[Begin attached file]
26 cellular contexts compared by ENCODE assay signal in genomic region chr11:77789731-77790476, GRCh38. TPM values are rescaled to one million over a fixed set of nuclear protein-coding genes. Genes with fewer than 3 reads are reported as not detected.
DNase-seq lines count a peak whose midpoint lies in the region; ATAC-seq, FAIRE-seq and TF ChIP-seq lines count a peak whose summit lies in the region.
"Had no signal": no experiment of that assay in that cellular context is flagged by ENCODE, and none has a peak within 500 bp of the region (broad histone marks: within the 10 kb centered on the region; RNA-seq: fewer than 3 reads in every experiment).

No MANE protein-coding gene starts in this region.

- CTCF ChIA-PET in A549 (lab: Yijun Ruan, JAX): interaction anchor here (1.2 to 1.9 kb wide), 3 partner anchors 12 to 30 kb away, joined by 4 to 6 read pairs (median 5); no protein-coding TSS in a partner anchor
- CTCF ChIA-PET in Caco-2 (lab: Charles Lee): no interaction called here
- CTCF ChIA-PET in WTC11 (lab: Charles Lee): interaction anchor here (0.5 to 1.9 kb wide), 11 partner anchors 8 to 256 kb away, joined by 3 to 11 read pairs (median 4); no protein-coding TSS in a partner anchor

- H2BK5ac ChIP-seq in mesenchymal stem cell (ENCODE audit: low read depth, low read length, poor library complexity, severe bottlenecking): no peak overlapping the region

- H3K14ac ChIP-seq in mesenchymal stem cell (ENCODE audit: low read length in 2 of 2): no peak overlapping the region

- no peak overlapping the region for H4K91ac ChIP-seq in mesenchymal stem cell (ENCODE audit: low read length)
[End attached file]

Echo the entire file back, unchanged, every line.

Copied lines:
26 cellular contexts compared by ENCODE assay signal in genomic region chr11:77789731-77790476, GRCh38. TPM values are rescaled to one million over a fixed set of nuclear protein-coding genes. Genes with fewer than 3 reads are reported as not detected.
DNase-seq lines count a peak whose midpoint lies in the region; ATAC-seq, FAIRE-seq and TF ChIP-seq lines count a peak whose summit lies in the region.
"Had no signal": no experiment of that assay in that cellular context is flagged by ENCODE, and none has a peak within 500 bp of the region (broad histone marks: within the 10 kb centered on the region; RNA-seq: fewer than 3 reads in every experiment).

No MANE protein-coding gene starts in this region.

- CTCF ChIA-PET in A549 (lab: Yijun Ruan, JAX): interaction anchor here (1.2 to 1.9 kb wide), 3 partner anchors 12 to 30 kb away, joined by 4 to 6 read pairs (median 5); no protein-coding TSS in a partner anchor
- CTCF ChIA-PET in Caco-2 (lab: Charles Lee): no interaction called here
- CTCF ChIA-PET in WTC11 (lab: Charles Lee): interaction anchor here (0.5 to 1.9 kb wide), 11 partner anchors 8 to 256 kb away, joined by 3 to 11 read pairs (median 4); no protein-coding TSS in a partner anchor

- H2BK5ac ChIP-seq in mesenchymal stem cell (ENCODE audit: low read depth, low read length, poor library complexity, severe bottlenecking): no peak overlapping the region

- H3K14ac ChIP-seq in mesenchymal stem cell (ENCODE audit: low read length in 2 of 2): no peak overlapping the region

- no peak overlapping the region for H4K91ac ChIP-seq in mesenchymal stem cell (ENCODE audit: low read length)